The Island is known to have a small but healthy population of Koalas but it was unknown how they fared during the cyclone.
So it was nice to see one that appeared healthy and happy.


We reached the first of the peaks 2 lookouts 4 hours after we started.
Considering the recommended time for the walk is 3.5 hours return, it was slow and tough going with all the debris.

We were a little concerned because we were really stuffed when we got there and we still had to get back down!!

The first lookout was a little worse for wear with some big splits in the timber posts and even some sheared off pieces.


The view looking west back over the mainland was a little hazy but pretty good.


We ventured over to the other viewing platform that faced east which gave us a fantastic view over the old resort, the channel, Carlisle Island and beyond.
It was much clearer.


We took 30 minutes on the peak to rest, eat and rehydrate before tackling the hike back down.
We arrived at the bottom at 5pm and nearly 8 hours after we started.
It roughly equated to 1km per hour which is pretty slow going.

That night we were unusually stuffed with badly cramping muscles which woke Lisa up a few times.
At about 1am she got a searing cramp right down her leg.
She woke up and rolled out of bed really quickly smashing her head on the stainless pole that is the Mizzen mast compression post.
She was screaming in pain (which she never does….) and Paul thought she’d split her head open but it was the combined pain of the throbbing head and severe leg cramp that had Lisa in tears.
We had a laugh about it the next morning but it wasn’t funny at the time……

We spent two more days hunkered down as it rained and blew 20 knots+ before we had a chance to leave.

Finally on Anzac Day (April 25th) we were able to leave and attempt to get further south.

We watched the sunrise over the tip of island as we motored out of the bay.
We had our own little dawn service and to reflect on Paul’s late grandad Hugh who was a POW during WW2.


It was still choppy, bumpy and a little stormy so we didn’t get very far and after a whole day of sailing whilst tacking into SE winds, we had only made about 30nm in the SE direction.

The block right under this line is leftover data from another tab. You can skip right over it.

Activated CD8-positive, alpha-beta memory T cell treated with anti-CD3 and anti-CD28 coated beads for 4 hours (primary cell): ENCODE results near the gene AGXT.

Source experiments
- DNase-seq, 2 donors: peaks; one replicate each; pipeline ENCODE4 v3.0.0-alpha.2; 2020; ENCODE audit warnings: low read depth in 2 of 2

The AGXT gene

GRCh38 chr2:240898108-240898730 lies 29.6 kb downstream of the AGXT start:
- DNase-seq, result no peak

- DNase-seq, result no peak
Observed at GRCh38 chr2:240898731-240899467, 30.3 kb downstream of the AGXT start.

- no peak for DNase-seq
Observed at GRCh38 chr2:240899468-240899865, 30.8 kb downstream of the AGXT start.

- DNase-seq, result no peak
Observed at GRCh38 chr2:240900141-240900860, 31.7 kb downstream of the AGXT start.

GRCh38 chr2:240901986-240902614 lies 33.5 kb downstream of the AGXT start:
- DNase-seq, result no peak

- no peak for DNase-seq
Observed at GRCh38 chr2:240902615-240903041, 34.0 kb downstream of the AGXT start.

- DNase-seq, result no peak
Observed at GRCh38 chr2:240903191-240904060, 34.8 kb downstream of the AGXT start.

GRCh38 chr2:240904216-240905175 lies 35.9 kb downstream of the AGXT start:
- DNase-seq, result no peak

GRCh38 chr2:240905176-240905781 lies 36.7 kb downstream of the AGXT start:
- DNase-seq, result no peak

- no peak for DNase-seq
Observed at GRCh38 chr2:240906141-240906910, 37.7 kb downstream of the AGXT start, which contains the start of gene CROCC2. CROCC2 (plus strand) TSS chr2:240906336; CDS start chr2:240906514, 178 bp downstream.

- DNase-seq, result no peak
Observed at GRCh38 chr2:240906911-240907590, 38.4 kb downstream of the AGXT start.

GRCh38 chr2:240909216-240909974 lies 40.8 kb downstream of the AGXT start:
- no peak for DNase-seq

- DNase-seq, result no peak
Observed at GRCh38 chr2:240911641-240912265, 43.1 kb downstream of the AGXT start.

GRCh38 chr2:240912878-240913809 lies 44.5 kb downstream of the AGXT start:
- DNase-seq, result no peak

We had thought about going overnight but with the seas, storms, wind, spring tides (affecting currents) and no moon, we decided against it.

So instead we pulled into the most secure (and one of the most beautiful) anchorages in the area, Scawfell Island.

Despite arriving at 4:30pm, we quickly dropped the kayaks in and had a walk along the beach.



After seeing so many Bush Stone Curlews in the Whitsundays, it was nice to see a few Beach Stone Curlew’s running around on the sand.


We sat on a rock and had a drink on Sunset to finish off Anzac Day.



As we walked back to the kayaks (which were starting to float as the water quickly rushed in on the 6m tidal range) the post sunset colours just got better and better.


The next morning was an early 4am start to take advantage of the tides and currents.
With light and variable winds forecast for the day, we would have to motor to the next destination.
We chose a location that could be reached in just 1 six hour tide session.
Any longer and the tide would turn against us which wouldn’t be economical.
So we took off for a 50nm run and hoped the current assistance would get us there in time.

The sunrise was great whilst underway and the sun rose as we were passing an island.



At 8am Lorelei motored past the “Tanker Parking Lot” for the Coal ships waiting to load at the Hay Point Coal Loader Terminal.
The rail line linking the mines coal storage area to the loader was damaged during Cyclone Debbie so whilst it was being repaired, the coal ships were continuing to arrive and the parking lot was filling up quickly.


We counted 37 coal ships waiting on anchor in the lot.
Our computer screen was filled with the ships AIS transmissions.


We thought the name of this ship was funny – “Four Coal”


We continued to motor all day and finally arrived at Middle Percy Island right on the turn of the tide at 4pm.


Like the day before, we put the kayaks in and went ashore to explore.
On the beach at West Bay is a structure called the Percy Hilton which is home to years’ worth of yachtie memorabilia.


Hundreds of cruising boats have put lots of different things with their boats name on them for over 2 decades.
They range from carved coconuts, shirts, floatsam with names written on it right up to timber plaques that have been specially made for the hut.


We’ve been there 4 times now and one new thing we noticed was a large totem pole style carving out the front that had been professionally made.


The Percy Island’s private lease has been under controversy for over 15 years since long term lease holder Andy Martin died
Sadly the condition of the island seems to have deteriorated.

National parks want to take back the lease and get it under control.